ALRTA News – 25 August 2023


Thank you to all for the very warm welcome I’ve received this week. I’ve had a relatively soft landing after attending the combined national conference hosted by LRTAWA in Busselton and LRTAV conference in Ballarat. It was great to meet so many members, sponsors and partners before officially getting my feet under the desk.

On Monday, I represented ALRTA at the Senate Inquiry into Cost of Living, alongside Warren Clarke from NatRoads and Steve Shearer, SARTA. There was a lot of ground to cover in terms of cost of living pressures facing rural transport, with the Senators asking many questions and ultimately running overtime.

The rest of my first week I’ve focused on getting across the organisational priorities and gaining an understanding of operational matters. As much as I intend to hit the ground running, I ask for your patience over the next few weeks as I get up to speed. Next week, we welcome Sue Davis back from leave after she has spent several weeks in Japan on holiday.

In the coming weeks, I have meetings lined up with partners and other industry stakeholders including Repco, NHVR, NTi, Federal Depart of Infrastructure and Transport and PowerTorque, and have put some requests out to Ministers’ offices for meetings. I will be in Brisbane next week for the ABSF Consultative Committee and will continue to participate in weekly NTC forums on HVNL reform.

There’s quite a bit happening in the policy and advocacy space over the coming weeks and months, with upcoming submissions to:

NSW Legislative Council Inquiry into Pressures on Heavy Vehicle Drivers and the Impact in NSW
National Freight and Supply Chain Review led by the Department of Infrastructure, Transport, Regional Development, Communications and the Arts
Consultation on National Auditing Standards as part of the HVNL Review led by NTC, this will be followed by a formal C-RIS
Plus, ALRTA will be working with the ATA in responding to the proposed ‘Employee-Like Conditions’ reforms.

It’s a very busy time for the sector and there is no doubt the agenda set by the Executive and Council of ALRTA, is an ambitious one, but I’m looking forward to diving head first and working with members and partners to tackle the challenges ahead.

ALRTA Executive Director Rachel Smith


BOC is combining with the likes of bp and the Queensland government on the newly opened hydrogen refuelling project.

Gas and engineering company BOC, part of Linde, has announced alongside bp Australia that it has officially opened Australia’s first hydrogen refuelling station at a service station.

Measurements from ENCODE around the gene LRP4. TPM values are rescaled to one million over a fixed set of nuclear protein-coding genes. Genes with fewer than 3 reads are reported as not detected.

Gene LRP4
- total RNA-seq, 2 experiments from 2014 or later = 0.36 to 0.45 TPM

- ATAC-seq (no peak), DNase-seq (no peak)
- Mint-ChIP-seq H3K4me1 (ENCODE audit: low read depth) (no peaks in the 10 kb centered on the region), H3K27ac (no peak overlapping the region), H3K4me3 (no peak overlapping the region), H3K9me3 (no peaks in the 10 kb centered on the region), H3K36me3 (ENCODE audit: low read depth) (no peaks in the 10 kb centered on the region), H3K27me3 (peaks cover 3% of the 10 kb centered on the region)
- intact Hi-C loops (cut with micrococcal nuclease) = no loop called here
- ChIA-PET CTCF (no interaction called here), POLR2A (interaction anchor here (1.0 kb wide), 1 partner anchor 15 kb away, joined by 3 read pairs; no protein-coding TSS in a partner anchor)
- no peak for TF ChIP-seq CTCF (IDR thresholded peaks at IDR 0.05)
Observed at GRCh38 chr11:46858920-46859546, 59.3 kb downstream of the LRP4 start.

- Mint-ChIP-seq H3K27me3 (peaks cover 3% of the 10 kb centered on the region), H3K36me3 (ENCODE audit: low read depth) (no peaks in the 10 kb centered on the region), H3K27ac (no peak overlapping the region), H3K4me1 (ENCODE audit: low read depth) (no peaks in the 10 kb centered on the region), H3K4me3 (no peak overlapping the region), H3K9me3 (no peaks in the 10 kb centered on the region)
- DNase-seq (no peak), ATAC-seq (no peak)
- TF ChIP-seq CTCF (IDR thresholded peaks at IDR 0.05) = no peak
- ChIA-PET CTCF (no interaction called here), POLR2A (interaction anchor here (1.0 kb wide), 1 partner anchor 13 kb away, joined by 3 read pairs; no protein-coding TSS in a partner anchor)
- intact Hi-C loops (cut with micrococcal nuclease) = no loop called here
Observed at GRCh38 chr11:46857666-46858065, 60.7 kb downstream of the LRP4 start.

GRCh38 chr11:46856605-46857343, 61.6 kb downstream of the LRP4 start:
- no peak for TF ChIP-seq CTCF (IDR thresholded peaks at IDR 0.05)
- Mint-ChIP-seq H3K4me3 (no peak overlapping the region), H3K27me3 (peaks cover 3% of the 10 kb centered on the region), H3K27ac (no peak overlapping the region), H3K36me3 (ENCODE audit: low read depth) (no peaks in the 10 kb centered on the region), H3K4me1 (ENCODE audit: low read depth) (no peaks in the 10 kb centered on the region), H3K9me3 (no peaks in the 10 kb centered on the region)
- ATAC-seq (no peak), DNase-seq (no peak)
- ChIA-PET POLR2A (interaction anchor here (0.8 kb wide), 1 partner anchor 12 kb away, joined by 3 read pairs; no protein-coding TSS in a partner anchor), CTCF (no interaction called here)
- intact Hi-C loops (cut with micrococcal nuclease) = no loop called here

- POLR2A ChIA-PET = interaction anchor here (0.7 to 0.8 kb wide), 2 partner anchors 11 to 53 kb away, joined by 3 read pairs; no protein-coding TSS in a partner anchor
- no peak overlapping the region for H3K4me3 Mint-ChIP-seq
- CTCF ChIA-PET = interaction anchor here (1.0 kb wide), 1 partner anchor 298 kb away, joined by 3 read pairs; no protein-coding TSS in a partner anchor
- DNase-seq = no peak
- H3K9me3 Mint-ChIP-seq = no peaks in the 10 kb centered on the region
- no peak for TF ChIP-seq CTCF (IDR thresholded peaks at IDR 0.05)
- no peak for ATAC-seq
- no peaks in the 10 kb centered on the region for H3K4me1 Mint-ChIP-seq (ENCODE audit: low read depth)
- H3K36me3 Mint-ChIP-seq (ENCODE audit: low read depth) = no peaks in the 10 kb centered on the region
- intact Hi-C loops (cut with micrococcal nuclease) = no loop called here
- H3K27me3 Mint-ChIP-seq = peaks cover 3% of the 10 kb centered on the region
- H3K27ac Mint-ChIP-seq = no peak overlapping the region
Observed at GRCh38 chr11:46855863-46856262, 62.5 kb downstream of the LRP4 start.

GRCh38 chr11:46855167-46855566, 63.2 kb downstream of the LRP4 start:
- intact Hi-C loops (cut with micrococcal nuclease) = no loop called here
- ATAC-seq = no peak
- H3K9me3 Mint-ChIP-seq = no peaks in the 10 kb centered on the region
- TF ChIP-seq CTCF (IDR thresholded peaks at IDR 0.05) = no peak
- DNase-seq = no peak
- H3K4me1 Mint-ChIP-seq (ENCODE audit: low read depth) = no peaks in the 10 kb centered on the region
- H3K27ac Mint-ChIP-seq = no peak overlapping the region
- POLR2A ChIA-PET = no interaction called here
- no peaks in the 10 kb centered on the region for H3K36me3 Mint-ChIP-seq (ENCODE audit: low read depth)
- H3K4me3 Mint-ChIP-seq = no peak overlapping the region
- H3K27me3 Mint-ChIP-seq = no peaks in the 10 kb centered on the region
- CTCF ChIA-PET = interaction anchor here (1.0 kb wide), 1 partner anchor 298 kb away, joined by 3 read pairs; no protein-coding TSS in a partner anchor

The station at the bp Port of Brisbane Truckstop in Lytton is live now for heavy vehicle operators.

BOC will partner with bp and the Queensland government for the station project

Read more in Fully Loaded here.


At Trucking Australia 23, the Minister responsible for the trucking industry, Catherine King, Federal Minister of Infrastructure, Transport, Regional Development and Local Government talked about the challenge involved in decarbonising road transport as being one of the things that the trucking industry is up for. She also commended the take-up of the latest safety technology, as being ‘fantastic to see’.

“Climate change is a challenge that we are grappling with, across the economy,” said King. “Taken together, transport itself represents 19 per cent of Australia’s greenhouse gas emissions, and four per cent of those come from the heavy road sector. Given the difficulties involved in environmental issues in this sector, transport is predicted to become our largest source of emissions by 2030.

“With our commitment to net zero emissions, this sector is meant to drive these down, whether it be through hydrogen highways and commitment to funding chargers for electric trucks or through alternative fuels. I know this industry is ready and willing to do its part…

Read more at PowerTorque here.


THE University of New England’s (UNE) Centre for Rural Criminology is supporting a new initiative to improve the effectiveness of crime prevention in rural areas of NSW.

Announced at AgQuip in Gunnedah by Crime Stoppers, the NSW Police Force, and UNE Deputy Vice-Chancellor – Research, Professor Chris Armstrong, the initiative seeks to improve reporting of rural crime – a necessary step to guide better policing and prevention strategies.

“We can’t build community resilience and infrastructure if we are in the dark about farm crime,” says CEO of NSW Crime Stoppers, Mr Peter Price AM. “The more information reported, the better equipped the Police are to act to prevent or solve a crime.”

The push to improve reporting of rural crime is one of the ongoing responses to a 2021 survey by UNE’s Centre for Rural Criminology, which found that a shocking 81pc of NSW farmers have experienced crime on their properties. The response to that survey prompted the Centre to launch the Australian Farm Crime Survey, the first national survey of crime in more than twenty years.

Read more in Beef Central.


  • LRTAQ – 28-29 September 2023 – The Ville Resort, TOWNSVILLE – QLD
  • LBRCA – 23-24 February 2024 – WAGGA WAGGA NSW